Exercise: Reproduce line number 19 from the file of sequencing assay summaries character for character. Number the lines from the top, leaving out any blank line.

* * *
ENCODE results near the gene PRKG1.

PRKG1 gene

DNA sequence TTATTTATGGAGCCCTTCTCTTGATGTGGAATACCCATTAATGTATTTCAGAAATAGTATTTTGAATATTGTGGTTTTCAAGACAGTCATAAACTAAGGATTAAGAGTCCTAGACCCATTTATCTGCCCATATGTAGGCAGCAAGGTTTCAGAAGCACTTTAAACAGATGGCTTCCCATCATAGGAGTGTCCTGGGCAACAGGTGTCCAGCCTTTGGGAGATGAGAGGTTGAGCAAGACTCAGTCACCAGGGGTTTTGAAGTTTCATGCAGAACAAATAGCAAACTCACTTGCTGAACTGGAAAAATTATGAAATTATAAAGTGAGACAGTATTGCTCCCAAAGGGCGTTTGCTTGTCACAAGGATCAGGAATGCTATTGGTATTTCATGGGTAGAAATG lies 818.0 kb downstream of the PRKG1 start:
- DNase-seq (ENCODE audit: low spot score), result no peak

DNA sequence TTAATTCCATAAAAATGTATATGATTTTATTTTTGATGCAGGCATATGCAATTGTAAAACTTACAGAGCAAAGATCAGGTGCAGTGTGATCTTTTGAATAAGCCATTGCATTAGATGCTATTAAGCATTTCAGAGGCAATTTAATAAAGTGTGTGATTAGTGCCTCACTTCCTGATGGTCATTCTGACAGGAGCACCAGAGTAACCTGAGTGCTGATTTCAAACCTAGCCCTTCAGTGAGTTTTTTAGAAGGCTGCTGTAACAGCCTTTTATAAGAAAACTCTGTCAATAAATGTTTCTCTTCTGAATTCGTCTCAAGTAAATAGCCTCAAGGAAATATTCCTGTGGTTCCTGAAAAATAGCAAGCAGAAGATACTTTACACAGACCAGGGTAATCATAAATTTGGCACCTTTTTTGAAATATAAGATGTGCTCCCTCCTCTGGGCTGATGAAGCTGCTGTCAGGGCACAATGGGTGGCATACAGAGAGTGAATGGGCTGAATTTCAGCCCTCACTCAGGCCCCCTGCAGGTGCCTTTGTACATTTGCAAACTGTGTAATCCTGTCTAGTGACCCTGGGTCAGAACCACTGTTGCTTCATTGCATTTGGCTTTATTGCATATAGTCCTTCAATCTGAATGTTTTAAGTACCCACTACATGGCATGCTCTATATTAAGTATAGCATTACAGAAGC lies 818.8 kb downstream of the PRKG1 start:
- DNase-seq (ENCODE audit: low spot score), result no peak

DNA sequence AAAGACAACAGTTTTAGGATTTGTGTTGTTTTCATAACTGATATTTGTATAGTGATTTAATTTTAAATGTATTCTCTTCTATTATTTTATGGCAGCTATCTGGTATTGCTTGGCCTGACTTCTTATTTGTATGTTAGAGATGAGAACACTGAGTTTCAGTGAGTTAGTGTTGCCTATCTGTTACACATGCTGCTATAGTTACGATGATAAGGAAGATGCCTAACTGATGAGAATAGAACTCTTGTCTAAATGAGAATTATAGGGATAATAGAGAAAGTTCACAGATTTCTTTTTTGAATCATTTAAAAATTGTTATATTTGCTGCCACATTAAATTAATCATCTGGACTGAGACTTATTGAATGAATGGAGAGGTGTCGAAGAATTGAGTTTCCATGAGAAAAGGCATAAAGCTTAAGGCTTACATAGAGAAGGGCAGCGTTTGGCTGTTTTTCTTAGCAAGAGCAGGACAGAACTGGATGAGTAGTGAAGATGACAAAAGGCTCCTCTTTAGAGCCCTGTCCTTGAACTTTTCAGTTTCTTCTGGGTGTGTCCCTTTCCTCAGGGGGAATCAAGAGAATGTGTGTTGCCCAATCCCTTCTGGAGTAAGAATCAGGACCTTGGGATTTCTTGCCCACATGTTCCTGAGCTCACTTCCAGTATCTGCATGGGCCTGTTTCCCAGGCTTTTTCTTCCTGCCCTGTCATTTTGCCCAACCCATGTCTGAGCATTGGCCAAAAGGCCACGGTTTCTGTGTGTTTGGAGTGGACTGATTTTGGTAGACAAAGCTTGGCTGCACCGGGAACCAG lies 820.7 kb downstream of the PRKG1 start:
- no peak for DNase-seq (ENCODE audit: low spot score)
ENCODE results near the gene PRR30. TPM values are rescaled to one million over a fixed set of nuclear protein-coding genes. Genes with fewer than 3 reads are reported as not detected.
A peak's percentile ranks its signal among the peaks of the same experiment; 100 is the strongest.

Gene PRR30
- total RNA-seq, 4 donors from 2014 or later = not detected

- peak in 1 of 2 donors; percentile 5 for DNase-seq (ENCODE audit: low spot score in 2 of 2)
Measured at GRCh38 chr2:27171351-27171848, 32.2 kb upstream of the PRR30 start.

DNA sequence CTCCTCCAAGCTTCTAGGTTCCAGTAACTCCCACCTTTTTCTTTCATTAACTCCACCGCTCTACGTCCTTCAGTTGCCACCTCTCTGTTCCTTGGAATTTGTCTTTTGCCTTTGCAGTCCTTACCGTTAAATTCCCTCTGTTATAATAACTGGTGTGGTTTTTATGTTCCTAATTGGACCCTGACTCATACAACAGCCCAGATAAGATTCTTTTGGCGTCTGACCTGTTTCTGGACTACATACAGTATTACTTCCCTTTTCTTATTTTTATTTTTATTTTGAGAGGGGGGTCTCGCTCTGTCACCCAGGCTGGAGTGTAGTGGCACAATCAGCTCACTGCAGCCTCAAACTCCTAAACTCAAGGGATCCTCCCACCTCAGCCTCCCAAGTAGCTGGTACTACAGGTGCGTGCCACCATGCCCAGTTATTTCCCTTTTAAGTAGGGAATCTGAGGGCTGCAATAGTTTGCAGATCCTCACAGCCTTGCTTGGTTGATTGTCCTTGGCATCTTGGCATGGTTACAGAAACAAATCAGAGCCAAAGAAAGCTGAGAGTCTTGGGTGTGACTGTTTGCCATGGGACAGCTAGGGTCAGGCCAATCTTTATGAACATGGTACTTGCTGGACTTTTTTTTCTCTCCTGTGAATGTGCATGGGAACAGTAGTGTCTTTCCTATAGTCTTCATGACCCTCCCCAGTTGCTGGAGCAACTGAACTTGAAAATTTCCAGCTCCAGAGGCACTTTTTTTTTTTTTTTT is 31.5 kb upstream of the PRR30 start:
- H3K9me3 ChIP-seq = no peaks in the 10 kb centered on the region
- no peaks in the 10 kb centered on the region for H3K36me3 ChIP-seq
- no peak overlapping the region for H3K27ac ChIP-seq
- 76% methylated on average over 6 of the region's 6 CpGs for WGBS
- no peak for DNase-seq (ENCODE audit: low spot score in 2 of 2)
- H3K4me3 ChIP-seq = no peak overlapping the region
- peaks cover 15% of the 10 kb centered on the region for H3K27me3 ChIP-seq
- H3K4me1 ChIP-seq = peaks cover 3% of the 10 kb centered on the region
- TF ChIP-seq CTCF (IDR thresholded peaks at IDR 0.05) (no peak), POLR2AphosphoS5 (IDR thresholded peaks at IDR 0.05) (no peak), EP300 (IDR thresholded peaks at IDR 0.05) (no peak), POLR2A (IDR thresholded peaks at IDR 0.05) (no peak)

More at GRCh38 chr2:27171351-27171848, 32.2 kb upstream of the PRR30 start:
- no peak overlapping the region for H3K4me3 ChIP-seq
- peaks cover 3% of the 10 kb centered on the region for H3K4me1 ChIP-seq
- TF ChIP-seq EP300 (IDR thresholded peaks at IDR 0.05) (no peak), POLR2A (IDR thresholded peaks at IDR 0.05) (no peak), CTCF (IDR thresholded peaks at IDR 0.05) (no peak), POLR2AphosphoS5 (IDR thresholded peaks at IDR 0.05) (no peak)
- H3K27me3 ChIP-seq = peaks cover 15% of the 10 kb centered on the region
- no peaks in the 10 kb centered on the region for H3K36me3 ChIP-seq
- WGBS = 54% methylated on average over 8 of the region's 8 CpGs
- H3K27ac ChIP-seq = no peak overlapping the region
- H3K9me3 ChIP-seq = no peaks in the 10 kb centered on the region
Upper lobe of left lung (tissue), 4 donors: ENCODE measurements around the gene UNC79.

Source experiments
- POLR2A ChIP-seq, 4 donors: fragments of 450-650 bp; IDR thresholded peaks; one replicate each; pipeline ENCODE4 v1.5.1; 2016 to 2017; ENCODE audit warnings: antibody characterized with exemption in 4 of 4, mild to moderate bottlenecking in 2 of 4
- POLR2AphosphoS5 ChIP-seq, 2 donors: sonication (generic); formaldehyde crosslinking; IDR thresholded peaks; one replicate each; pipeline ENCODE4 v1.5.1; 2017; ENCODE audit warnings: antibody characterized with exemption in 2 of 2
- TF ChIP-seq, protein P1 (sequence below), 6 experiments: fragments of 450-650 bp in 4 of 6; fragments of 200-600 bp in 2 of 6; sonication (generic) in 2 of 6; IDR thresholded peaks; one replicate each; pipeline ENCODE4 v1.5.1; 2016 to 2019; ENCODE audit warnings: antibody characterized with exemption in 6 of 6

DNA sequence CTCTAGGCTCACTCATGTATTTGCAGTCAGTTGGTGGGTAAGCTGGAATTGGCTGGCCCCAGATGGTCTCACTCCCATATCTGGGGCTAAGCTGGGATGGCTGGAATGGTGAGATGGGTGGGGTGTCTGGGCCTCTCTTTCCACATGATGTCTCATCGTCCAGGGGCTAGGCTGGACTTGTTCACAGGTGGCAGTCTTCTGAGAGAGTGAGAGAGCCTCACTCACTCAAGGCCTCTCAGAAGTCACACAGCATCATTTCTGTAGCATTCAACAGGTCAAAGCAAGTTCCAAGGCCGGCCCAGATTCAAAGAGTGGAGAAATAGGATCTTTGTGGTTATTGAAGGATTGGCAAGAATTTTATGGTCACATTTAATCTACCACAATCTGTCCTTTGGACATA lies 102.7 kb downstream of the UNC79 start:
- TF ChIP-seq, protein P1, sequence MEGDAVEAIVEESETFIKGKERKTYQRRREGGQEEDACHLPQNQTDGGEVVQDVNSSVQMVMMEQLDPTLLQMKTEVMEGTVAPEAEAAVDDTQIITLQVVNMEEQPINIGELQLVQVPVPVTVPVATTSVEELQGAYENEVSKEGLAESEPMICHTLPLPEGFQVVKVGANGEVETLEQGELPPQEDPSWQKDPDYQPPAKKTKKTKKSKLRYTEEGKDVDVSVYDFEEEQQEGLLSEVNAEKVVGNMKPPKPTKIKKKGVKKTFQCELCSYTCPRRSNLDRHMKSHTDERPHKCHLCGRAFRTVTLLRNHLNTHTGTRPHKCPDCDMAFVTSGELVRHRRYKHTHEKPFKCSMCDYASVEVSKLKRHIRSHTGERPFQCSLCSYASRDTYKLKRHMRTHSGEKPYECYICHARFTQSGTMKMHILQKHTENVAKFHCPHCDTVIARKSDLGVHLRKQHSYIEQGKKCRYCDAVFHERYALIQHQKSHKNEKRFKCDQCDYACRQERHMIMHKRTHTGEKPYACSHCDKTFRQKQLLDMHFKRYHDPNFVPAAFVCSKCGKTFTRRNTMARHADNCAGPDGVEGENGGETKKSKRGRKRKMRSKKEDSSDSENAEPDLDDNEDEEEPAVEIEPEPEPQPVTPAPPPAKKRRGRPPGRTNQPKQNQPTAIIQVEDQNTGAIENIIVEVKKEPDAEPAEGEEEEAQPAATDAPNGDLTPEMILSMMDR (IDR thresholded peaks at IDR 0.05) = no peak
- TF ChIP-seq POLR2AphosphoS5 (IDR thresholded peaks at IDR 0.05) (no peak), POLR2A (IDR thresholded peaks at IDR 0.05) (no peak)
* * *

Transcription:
- 76% methylated on average over 6 of the region's 6 CpGs for WGBS